China is not the West
Daryl Guppy
China's national flag. /CFP

China's national flag. /CFP

Editor's note: Daryl Guppy is an international financial technical analysis expert. He has provided weekly Shanghai Index analysis for Chinese mainland media for more than a decade. Guppy appears regularly on CNBC Asia and is known as "The Chart Man." He is a national board member of the Australia China Business Council. The article reflects the author's opinions and not necessarily the views of CGTN.

It's so obvious that China is not the West, but with an increasing sense of bitterness, some Western commentators are turning their backs on China because China has not become more like the West over the past decades. This expectation was never realistic, and it's a surprise that it has taken so long for U.S. commenters to understand this.

This disillusionment affects the way Western investors understand the recent changes in China's investment markets. These changes, including the crackdown on the number of hours children are allowed to engage in computer gaming,  directly affect investments in Tencent and other Chinese games companies.

Other changes include the recent anti-monopoly action taken against Alibaba, DiDi Chuxing and other large, successful tech companies. The destruction of the school tutoring business model seems to Western investors to be yet another slide on a slippery slope away from Western capitalism.

The "clean up" of fandom culture is consistent with the suggestion that the rich should make larger contributions to society rather than amassing large fortunes for themselves. This is an idea of corporate social responsibility driven by the state. In Western markets, it's driven by shareholders and their environmental, social, and governance (ESG) agenda, and it finds lukewarm support from regulators.

The commentators are correct. It's all so un-American. On the other hand, it's all so Chinese.

Let's pick this conundrum apart because these approaches underpin many Western "investors'" beliefs about China and where to invest in China.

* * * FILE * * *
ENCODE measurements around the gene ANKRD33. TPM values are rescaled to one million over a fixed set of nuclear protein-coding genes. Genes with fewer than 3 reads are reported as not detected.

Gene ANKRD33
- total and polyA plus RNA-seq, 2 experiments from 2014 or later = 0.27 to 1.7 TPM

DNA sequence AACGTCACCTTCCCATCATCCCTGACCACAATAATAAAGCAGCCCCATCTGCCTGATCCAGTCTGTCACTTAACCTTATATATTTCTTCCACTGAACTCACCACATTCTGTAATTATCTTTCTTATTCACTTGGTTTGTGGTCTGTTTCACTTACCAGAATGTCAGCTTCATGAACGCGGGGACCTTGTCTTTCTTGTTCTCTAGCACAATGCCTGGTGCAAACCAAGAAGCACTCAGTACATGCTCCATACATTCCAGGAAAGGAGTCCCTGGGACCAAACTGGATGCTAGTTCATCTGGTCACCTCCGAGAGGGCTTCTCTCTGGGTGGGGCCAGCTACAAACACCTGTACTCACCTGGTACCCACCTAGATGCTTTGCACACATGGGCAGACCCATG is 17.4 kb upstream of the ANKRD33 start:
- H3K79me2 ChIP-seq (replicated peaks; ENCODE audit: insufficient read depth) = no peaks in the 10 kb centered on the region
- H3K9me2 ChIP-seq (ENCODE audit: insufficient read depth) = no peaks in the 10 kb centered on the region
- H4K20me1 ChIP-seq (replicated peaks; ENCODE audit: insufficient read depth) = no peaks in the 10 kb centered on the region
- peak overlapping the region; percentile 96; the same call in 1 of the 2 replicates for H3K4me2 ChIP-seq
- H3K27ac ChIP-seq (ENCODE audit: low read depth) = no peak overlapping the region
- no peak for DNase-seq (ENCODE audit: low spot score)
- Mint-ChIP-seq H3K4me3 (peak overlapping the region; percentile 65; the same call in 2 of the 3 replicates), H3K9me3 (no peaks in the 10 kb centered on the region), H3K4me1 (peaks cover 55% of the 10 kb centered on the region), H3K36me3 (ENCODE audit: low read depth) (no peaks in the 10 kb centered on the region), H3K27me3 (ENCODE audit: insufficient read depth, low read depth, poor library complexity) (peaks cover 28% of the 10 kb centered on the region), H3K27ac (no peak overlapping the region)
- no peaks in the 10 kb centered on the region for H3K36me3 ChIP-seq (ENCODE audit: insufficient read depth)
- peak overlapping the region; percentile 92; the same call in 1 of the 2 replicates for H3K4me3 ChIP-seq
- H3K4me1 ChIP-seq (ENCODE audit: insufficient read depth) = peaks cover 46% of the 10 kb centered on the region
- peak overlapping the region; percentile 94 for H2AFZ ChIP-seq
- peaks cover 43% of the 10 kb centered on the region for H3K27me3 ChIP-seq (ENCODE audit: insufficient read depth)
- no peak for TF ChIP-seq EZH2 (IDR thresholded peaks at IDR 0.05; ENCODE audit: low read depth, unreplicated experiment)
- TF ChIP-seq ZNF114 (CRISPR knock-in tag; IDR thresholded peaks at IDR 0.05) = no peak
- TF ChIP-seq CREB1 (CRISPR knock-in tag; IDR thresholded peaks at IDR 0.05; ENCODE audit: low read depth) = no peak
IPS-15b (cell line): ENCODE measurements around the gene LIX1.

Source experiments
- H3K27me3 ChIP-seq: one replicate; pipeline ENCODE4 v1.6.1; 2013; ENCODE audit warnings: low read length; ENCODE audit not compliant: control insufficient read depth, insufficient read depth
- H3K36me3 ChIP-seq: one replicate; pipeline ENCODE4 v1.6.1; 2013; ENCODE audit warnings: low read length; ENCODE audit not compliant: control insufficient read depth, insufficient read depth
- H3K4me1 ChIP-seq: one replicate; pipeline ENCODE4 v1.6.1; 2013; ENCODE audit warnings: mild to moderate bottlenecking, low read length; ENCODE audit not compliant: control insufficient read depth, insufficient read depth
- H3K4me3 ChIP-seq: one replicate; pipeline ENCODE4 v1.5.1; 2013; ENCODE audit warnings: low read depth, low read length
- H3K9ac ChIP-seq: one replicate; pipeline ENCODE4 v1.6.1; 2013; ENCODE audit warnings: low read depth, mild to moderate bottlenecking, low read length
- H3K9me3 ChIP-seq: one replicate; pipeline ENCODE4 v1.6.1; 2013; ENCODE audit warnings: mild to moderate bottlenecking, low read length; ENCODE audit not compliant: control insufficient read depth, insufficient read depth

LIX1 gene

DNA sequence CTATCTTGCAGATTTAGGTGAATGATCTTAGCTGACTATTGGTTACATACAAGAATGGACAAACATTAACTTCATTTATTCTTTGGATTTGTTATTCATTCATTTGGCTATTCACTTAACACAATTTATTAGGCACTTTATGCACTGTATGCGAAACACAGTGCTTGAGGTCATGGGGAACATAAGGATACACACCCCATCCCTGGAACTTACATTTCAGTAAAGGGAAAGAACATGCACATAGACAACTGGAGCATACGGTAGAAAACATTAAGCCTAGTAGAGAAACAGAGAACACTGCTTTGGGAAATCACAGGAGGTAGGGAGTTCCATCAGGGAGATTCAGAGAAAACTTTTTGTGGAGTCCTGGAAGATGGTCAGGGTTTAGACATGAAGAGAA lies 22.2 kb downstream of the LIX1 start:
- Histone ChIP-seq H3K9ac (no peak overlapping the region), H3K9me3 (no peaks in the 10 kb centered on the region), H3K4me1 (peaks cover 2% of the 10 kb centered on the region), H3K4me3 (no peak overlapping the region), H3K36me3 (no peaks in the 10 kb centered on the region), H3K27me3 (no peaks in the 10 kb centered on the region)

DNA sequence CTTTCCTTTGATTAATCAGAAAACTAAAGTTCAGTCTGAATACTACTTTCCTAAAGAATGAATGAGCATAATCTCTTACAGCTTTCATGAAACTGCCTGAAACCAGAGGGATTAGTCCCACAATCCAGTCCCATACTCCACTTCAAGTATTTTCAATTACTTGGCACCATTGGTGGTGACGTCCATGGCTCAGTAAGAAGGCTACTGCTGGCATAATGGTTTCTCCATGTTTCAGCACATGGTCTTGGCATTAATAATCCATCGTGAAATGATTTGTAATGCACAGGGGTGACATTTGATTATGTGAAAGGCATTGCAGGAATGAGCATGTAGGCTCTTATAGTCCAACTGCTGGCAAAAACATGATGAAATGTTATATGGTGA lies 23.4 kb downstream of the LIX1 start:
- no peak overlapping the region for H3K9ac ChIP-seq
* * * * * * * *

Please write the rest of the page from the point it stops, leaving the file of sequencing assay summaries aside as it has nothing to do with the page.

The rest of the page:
America favors individual achievements over any obligation to society. Philanthropy is a rich man's version of charity. It is not the same as social responsibility and is more often about tax avoidance than any genuine desire to contribute to society. Americans readily accept that it's OK for CEO salaries to be around 300 times higher than the average workers' salary.

Students attend an in-person class at a school in Los Angeles, California, U.S, April 13, 2021. /Xinhua

Students attend an in-person class at a school in Los Angeles, California, U.S, April 13, 2021. /Xinhua

Education in America is a playfield for private providers. State education services are consistently underfunded, so education is not an equal opportunity service. The accumulation of massive private wealth is seen as a worthy aspiration in the U.S. context.

Not surprisingly, American investors look for the same characteristics when they invest overseas and in China. These are the companies and the personalities they favor with funds because they mirror their own cultural expectations. These investors are rudely disappointed when they find that their expectations are not universally shared. Many investors and politicians remain quite resentful because when China grew economically it did not embrace American-style "liberal democracy."

The concern about irresponsible social media's role in undermining and usurping government is nowhere more clearly on display than in the United States. It lay at the heart of the White House insurrection attack. It has hindered COVID-19 public health messages and the ability to effectively roll out vaccines. Europe, Australia and others have all rapidly developed policies to curtail the power and activity of these groups and the powerful grip they are creating over the control of their big data resources.

China's approach is more direct, but ultimately China seeks the same solutions as the European Union. No government can tolerate the social media distortion of policy and essential information. No government can allow vital consumer information – big data – to be collected, sold and exploited by private companies for personal gain.

The message is clear: China has no desire to emulate many of the characteristics of America. Those who invest in China as they would in the U.S. will lose because the political and social environment is different. However, those who invest in China in companies and businesses that are socially responsible will avoid disappointments stemming from the new clutch of regulations.

(If you want to contribute and have specific expertise, please contact us at

Search Trends